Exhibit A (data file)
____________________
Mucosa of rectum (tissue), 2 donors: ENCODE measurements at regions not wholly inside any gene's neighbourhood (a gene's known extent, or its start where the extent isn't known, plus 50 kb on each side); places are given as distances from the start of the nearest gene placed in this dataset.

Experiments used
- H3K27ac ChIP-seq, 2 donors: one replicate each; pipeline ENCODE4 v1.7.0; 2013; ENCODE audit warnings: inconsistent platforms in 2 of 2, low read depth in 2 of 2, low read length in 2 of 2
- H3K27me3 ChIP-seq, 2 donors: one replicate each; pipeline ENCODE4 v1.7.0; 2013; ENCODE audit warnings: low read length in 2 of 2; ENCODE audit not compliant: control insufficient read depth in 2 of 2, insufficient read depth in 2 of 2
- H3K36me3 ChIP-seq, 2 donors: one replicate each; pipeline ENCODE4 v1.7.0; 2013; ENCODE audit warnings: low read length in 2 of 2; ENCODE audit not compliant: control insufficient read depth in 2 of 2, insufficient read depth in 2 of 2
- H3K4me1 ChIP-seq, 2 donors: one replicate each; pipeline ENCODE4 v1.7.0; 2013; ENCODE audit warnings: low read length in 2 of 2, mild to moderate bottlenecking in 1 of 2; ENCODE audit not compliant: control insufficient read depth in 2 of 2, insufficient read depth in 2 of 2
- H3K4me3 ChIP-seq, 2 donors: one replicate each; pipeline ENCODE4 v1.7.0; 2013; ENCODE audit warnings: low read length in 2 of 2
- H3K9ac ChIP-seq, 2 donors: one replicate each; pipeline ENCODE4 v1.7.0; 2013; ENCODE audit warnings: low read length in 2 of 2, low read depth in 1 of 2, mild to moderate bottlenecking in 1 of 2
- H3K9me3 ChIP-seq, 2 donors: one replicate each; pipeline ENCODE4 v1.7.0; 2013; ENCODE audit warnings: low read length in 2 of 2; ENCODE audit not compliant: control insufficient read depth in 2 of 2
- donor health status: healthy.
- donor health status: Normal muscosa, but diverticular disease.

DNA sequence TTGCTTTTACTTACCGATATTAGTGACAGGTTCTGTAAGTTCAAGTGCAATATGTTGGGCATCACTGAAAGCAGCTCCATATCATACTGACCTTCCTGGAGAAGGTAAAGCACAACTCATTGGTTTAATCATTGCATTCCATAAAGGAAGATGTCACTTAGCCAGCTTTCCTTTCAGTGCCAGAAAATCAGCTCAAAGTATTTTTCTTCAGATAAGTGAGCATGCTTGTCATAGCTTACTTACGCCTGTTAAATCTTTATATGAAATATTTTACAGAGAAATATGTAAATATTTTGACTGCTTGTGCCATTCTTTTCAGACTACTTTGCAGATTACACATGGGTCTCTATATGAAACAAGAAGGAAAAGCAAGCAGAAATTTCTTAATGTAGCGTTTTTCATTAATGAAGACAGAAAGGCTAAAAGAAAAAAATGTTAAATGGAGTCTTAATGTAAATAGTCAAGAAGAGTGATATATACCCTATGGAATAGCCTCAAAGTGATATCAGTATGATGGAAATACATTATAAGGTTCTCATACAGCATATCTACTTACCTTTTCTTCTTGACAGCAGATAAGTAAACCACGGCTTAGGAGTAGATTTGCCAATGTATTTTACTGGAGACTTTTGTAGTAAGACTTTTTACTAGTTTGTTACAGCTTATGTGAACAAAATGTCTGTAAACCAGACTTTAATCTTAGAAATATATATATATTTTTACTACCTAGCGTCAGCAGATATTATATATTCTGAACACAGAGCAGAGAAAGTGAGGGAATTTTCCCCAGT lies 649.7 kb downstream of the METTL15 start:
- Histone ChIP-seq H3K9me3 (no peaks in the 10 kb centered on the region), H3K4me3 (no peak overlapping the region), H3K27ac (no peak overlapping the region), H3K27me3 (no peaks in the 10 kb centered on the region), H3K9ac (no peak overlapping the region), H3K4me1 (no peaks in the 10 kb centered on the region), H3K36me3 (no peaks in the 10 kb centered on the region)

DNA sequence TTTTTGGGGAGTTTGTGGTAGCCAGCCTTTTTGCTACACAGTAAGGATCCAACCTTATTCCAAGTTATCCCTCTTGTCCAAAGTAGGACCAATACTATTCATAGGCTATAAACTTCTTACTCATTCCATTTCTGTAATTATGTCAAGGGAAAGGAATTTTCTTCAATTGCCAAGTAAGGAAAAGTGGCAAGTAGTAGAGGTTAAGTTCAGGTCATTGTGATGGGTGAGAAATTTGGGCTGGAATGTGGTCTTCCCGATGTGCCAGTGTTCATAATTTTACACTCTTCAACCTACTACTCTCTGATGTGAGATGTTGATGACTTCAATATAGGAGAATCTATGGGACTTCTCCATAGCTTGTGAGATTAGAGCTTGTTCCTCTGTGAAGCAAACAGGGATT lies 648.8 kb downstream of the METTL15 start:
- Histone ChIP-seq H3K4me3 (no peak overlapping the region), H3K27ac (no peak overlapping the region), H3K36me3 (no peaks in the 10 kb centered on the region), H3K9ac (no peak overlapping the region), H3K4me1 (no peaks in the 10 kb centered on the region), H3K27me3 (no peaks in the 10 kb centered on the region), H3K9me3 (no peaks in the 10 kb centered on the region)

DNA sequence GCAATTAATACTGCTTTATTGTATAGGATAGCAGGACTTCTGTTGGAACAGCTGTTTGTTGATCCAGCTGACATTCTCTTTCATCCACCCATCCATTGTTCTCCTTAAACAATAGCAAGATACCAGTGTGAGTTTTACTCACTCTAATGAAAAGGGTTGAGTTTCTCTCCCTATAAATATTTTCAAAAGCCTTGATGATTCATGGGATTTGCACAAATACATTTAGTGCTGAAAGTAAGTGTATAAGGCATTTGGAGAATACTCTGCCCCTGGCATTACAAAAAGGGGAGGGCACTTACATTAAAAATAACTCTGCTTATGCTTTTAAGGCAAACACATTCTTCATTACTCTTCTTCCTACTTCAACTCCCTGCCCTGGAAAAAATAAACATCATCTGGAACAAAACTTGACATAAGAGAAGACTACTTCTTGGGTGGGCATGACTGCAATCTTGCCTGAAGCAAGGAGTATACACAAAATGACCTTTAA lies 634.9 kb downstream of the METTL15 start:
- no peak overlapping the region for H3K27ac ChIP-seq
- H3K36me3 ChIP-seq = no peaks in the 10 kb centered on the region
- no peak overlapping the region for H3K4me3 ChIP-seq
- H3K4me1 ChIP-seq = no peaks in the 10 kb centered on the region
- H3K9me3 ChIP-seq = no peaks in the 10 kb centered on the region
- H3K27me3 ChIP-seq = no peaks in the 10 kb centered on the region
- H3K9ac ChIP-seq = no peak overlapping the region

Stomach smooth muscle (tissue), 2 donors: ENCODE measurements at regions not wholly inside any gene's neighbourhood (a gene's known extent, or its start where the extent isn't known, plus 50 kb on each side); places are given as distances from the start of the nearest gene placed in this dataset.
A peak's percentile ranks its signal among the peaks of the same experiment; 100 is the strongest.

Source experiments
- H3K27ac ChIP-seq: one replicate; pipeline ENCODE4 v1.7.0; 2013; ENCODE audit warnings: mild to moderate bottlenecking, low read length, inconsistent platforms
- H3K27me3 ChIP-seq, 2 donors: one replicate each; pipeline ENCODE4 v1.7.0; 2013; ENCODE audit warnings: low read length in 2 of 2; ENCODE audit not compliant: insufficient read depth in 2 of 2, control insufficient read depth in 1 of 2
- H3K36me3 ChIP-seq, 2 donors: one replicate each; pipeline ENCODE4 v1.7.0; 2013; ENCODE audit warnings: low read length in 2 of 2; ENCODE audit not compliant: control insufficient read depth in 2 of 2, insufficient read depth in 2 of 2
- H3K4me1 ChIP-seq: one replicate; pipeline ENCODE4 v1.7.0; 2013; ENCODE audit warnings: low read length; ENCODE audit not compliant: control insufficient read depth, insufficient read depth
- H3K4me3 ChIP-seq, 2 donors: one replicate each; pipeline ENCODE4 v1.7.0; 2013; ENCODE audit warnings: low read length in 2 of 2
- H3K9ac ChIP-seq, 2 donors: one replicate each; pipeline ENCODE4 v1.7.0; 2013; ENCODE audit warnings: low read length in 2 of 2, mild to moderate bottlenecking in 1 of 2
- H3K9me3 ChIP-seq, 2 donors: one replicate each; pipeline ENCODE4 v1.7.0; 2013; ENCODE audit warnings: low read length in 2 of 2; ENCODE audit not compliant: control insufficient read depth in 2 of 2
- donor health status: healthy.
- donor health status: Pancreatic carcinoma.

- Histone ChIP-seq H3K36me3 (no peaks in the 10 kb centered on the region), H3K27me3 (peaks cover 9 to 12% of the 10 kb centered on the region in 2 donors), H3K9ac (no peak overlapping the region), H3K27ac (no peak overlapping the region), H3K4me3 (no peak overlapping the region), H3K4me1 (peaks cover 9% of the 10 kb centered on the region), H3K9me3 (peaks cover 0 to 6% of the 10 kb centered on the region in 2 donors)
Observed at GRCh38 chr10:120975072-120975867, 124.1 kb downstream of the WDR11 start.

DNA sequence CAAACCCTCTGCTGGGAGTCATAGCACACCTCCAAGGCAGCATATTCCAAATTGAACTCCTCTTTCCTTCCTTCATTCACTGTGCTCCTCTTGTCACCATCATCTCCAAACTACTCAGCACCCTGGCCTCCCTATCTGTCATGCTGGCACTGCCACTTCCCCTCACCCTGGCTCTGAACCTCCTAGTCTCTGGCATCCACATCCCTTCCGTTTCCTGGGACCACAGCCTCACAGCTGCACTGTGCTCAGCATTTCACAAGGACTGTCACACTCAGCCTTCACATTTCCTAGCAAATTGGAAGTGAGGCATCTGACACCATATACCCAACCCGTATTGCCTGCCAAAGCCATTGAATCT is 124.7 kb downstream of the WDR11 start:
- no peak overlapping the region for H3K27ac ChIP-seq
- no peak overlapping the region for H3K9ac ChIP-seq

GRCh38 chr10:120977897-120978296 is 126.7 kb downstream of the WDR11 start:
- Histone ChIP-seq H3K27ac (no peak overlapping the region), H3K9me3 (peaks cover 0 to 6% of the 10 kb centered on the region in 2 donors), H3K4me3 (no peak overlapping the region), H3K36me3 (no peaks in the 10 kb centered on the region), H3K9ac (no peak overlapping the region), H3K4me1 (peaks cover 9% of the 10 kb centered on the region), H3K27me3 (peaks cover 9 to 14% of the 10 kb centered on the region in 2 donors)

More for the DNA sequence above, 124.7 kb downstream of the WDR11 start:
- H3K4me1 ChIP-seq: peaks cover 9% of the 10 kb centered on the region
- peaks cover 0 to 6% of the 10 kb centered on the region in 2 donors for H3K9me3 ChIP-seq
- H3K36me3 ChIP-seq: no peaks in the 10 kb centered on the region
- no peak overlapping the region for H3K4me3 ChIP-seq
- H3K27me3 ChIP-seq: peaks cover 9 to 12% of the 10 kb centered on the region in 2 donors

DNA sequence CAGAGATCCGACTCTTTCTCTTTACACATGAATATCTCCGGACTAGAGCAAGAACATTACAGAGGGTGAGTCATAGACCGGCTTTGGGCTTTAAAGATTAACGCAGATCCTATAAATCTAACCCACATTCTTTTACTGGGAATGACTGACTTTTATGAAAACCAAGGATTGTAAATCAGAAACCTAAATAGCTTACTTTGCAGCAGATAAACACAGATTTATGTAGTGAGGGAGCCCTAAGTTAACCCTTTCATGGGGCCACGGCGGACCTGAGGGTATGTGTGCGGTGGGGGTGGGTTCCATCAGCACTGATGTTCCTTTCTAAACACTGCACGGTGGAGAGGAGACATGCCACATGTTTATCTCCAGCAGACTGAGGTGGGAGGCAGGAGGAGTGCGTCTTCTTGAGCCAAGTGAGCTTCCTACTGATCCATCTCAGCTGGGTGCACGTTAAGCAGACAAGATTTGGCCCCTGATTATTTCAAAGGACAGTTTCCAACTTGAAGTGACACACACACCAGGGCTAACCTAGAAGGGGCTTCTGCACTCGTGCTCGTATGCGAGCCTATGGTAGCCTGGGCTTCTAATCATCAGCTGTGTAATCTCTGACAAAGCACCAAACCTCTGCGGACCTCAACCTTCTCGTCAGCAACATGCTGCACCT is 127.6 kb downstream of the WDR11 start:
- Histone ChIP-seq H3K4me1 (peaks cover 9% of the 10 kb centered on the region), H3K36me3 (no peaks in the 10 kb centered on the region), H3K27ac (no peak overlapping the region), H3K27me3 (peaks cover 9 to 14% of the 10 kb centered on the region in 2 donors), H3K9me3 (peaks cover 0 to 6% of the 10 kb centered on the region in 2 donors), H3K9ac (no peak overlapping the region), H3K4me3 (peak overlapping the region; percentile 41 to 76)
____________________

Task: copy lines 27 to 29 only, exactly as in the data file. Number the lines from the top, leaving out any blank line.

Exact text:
- H3K27ac ChIP-seq: one replicate; pipeline ENCODE4 v1.7.0; 2013; ENCODE audit warnings: mild to moderate bottlenecking, low read length, inconsistent platforms
- H3K27me3 ChIP-seq, 2 donors: one replicate each; pipeline ENCODE4 v1.7.0; 2013; ENCODE audit warnings: low read length in 2 of 2; ENCODE audit not compliant: insufficient read depth in 2 of 2, control insufficient read depth in 1 of 2
- H3K36me3 ChIP-seq, 2 donors: one replicate each; pipeline ENCODE4 v1.7.0; 2013; ENCODE audit warnings: low read length in 2 of 2; ENCODE audit not compliant: control insufficient read depth in 2 of 2, insufficient read depth in 2 of 2